That's how she works, though I'm sure some prefer it was set up in some other fashion, like a regen on-off switch...I dunno.

Have fun and please play safe.

Rick C.
 
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Davideo

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Thanks There's a great deal of varied scenery out here but it's never to far from seeing horizons and blue sky.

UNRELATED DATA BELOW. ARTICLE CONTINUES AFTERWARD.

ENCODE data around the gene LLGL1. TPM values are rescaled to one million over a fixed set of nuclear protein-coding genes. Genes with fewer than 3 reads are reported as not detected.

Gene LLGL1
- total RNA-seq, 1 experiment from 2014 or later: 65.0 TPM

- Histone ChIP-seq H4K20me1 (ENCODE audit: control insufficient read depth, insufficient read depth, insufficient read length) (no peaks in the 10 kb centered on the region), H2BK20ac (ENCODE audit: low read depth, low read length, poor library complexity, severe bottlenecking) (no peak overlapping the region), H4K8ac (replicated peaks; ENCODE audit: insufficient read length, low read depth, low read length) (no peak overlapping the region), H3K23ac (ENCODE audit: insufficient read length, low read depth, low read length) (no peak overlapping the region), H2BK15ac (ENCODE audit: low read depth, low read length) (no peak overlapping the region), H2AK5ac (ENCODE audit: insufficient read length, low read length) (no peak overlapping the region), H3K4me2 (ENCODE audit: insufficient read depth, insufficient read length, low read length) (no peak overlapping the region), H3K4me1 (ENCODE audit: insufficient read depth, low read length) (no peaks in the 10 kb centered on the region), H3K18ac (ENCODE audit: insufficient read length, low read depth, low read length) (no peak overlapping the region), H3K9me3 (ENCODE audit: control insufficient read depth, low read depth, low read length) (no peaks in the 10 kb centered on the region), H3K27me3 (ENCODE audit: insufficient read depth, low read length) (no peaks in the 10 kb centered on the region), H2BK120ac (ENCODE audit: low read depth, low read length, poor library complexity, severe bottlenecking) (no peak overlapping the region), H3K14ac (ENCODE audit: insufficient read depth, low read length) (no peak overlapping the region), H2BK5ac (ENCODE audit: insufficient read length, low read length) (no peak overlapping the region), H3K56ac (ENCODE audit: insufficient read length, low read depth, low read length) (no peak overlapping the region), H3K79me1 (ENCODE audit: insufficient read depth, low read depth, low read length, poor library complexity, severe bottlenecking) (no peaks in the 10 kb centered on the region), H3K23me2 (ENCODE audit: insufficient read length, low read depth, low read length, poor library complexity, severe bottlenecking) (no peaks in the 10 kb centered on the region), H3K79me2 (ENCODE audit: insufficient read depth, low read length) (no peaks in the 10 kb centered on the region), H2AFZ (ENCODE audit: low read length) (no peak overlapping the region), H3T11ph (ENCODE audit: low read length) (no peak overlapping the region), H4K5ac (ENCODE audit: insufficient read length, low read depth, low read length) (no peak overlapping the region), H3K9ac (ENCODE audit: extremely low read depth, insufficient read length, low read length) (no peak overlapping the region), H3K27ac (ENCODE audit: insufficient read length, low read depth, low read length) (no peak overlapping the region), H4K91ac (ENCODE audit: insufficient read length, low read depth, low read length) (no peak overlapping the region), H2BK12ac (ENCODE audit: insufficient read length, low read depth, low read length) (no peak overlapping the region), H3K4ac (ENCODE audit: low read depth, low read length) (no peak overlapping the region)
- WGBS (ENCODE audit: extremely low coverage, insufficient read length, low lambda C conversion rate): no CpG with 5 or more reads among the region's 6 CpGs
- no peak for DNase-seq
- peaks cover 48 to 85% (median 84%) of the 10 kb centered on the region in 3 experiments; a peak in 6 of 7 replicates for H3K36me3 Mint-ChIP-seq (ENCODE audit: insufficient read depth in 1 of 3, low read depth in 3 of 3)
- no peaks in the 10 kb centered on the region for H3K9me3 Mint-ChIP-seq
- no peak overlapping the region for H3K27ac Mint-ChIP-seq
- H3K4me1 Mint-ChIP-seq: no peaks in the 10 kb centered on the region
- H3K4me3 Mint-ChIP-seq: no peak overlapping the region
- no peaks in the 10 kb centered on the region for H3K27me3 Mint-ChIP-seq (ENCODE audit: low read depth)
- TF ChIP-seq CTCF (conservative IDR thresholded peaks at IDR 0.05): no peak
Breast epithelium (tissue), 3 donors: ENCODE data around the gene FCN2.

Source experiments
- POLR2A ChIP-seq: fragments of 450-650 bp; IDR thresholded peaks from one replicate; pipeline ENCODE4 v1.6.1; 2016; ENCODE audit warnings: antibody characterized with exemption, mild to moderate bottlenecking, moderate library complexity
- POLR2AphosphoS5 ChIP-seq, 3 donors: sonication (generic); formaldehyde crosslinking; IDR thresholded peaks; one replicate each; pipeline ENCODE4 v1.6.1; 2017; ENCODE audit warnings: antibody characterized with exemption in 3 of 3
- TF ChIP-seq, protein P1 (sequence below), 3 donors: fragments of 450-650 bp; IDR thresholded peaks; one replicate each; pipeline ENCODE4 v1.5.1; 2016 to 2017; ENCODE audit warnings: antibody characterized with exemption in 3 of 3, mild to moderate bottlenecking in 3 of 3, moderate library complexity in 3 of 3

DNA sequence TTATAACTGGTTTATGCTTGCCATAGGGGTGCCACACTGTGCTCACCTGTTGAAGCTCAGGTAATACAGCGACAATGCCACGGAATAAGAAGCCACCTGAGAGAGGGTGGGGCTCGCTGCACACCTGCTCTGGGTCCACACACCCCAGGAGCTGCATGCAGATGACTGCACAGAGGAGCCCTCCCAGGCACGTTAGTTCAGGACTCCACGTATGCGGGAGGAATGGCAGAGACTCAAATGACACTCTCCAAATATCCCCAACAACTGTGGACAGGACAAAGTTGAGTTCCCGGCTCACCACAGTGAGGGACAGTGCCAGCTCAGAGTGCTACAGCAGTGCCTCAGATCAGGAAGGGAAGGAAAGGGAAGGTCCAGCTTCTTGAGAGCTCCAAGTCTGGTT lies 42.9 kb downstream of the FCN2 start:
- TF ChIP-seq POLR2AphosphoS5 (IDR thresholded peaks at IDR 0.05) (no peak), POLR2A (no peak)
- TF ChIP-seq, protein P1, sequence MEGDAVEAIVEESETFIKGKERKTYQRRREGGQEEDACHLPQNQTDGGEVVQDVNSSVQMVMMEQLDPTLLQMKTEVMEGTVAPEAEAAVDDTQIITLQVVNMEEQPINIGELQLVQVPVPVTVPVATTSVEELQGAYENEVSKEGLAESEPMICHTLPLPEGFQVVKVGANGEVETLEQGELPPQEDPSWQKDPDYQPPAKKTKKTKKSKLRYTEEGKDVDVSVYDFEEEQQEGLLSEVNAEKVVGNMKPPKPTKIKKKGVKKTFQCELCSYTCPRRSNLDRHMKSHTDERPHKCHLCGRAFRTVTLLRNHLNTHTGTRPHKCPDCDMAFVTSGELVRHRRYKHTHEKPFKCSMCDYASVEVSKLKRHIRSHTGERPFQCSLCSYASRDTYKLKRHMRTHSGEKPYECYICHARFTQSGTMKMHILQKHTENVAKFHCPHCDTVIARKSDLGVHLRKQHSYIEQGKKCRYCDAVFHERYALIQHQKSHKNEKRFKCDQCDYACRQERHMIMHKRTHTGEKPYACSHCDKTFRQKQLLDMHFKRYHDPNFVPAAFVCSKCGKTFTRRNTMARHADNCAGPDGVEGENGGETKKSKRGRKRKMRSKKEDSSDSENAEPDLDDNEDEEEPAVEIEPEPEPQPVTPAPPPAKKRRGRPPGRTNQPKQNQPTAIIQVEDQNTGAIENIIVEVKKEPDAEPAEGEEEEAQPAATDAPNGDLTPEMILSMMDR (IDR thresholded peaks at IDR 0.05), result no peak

No I don't use the levers & here's where I disclaim anyone altering the brakes or doing it any other way but the factory's setup, but I will offer insight into the factory circuit in broad strokes. With the factory connections from the controller to the motor when the either of the brake levers are pulled the motor stops being power no matter the throttle is in the open position or closed. It's a safety feature & it also allows regen "back feed" while either or both levers are pulled and this allows the hub to charge the battery pack, but only while one or both of the levers is pulled for braking. On a hybrid, lets say cruising in the country mile after mile no charging can occur while just using the gas engine, though the hub motor is not being used for power the controller circuitry won't let the hub motor act as a generator until "BOTH" the brake lever circuits are activated. These two plugs only have two wires each. With my hybrid setup I have one brake lever operating both the front and rear mechanical disc brakes and this dual brake lever has no switch connection for the brake regen function. I have no coaster brake because I used a billet aluminum hub with sealed bearings and machined sprocket and rotor mounts in the hub.